By Phillip Swann
The TV Answer Man –@tvanswerman

TV Answer Man, I was glad to see YouTube get rid of the two streams for the Sunday Ticket. Do you think they will now do some other things that make sense like single team plans to get more people to subscribe? — Nathan, Pocomoke, Maryland.

Nathan, YouTube announced last night that it will remove the two-stream maximum for the NFL Sunday Ticket on both YouTube TV and YouTube Primetime Channels. Ticket subscribers will now have unlimited streams at home and two additional streams when watching away from home.

I suspect that the Google, which owns the two YouTube services, is doing this because subscriptions have failed to meet expectations thus far. The company is offering an early bird discount of $100 on both services until June 6. The switch on streams comes with less than two weeks before that deadline, a strong indicator that Google is trying to encourage people to consider subscribing now while the price is at his best.

The two-stream max had triggered numerous complaints on social media sites from people who have multiple TVs at home, and multiple people away from home with whom they want to split the cost of a subscription.

If the two-stream requirement was erased due to sub concerns, Google could be contemplating some other changes that would be popular with fans. For instance, unlike DIRECTV, the two YouTube services are not offering monthly payment plans; you have to pay in full up front. This is tough for people living paycheck to paycheck. A monthly payment plan would likely entice more people to sign up.

You might also see Google offer a discounted price for university students, another feature that was available on DIRECTV’s Sunday Ticket but not the YouTube one. Many college students would be interested in subscribing if the price was more affordable, particularly considering that password sharing with Mom and Dad may be uncertain here.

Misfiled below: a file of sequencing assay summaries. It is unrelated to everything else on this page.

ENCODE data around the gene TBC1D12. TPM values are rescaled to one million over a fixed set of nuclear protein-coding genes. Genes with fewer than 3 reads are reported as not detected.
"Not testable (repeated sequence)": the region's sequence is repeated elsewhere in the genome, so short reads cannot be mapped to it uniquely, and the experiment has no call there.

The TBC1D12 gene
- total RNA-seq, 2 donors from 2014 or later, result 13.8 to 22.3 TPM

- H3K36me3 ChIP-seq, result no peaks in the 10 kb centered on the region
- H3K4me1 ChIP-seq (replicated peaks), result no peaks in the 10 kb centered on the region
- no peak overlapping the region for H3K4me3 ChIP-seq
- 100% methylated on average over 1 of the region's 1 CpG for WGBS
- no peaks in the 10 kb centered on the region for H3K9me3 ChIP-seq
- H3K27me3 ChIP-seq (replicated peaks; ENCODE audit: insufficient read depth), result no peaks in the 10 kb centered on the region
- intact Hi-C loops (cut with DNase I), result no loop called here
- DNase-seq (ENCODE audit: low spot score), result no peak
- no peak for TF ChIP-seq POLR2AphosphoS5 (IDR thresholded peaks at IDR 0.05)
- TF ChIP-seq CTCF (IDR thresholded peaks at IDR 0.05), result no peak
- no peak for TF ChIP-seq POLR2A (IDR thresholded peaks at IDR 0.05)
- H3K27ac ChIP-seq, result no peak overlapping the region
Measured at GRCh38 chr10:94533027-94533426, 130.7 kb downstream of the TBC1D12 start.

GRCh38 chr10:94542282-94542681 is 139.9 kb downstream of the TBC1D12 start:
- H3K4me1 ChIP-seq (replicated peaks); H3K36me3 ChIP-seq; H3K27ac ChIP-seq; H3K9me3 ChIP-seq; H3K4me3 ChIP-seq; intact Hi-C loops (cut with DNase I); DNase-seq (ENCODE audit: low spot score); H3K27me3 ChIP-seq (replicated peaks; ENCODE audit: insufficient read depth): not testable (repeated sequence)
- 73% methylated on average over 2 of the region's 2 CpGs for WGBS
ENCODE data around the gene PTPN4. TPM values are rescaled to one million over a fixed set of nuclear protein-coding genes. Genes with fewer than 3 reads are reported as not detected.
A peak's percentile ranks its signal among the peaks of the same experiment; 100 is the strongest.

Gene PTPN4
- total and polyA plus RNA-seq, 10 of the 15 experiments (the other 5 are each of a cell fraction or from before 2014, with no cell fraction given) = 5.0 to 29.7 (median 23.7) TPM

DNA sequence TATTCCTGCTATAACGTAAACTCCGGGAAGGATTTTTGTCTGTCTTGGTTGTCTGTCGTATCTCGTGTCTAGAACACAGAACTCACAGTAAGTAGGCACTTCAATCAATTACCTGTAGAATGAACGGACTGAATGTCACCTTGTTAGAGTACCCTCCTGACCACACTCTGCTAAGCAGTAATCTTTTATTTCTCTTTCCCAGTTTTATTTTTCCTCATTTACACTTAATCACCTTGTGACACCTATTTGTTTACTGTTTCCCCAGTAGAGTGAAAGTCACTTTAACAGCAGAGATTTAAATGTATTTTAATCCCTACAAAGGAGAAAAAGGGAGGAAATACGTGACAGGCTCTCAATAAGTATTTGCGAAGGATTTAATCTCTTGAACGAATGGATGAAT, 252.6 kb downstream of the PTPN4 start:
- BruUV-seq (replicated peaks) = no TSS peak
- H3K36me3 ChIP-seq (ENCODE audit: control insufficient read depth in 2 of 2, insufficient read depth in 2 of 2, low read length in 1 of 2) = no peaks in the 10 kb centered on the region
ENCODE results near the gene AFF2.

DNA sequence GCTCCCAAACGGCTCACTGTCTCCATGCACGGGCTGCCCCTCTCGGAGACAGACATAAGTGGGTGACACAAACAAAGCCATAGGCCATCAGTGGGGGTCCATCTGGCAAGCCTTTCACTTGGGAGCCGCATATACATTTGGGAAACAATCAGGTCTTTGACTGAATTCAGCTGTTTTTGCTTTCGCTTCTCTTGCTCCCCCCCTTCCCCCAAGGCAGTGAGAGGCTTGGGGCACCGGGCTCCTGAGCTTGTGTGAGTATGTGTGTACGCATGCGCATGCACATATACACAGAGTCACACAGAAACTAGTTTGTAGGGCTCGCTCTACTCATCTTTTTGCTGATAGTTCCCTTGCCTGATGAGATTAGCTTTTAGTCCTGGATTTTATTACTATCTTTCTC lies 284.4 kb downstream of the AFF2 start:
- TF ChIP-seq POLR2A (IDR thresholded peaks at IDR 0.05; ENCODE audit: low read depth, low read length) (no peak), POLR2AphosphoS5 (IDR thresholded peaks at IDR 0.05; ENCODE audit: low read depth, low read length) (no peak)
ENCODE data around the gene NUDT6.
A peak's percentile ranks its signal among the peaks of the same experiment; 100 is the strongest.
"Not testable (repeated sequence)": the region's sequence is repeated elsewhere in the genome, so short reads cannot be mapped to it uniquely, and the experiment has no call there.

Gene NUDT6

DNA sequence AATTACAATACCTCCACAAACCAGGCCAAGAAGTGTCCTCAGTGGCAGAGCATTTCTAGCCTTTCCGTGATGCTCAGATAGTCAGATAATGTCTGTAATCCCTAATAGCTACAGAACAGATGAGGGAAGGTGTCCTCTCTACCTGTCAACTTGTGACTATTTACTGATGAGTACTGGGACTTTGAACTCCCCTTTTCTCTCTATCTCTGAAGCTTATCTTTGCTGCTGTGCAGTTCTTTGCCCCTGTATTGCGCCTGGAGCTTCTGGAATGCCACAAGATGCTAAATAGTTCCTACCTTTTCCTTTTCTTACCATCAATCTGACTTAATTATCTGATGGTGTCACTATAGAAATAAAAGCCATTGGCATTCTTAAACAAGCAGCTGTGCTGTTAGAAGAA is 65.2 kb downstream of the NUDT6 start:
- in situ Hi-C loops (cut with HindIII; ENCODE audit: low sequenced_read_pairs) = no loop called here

However, I don’t see Google implementing a single team plan. The company has agreed to pay $2.2 billion a year to the league for the exclusive rights to the Sunday Ticket. To make that investment worthwhile, the company needs a lot of revenue coming back in Ticket subscriptions.

If YouTube agreed to offer a single team package, more people who otherwise wouldn’t subscribe would undoubtedly sign up. But the problem is that many people who are now willing to pay anywhere from $249 to $489 for the entire package would undoubtedly downgrade to a sub-$200 single team option, which could mean less revenue overall for Google.

Unlike the MLB and NBA, which do offer single team plans, the NFL has only one client for its package of out-of-market games. And it’s Google which has agreed to pay a small fortune for the honor. Consequently, a single team would be risky, possibly triggering an economic bath.

Click Amazon: See Today’s 1-Day-Only Discounts!

Nathan, hope that makes sense. Happy viewing and stay safe!

Need to buy something today? Please buy it using this link. This site receives a small portion of each purchase, which helps us continue to provide these articles.

Have a question about new TV technologies? Send it to The TV Answer Man at Please include your first name and hometown in your message.

— Phillip Swann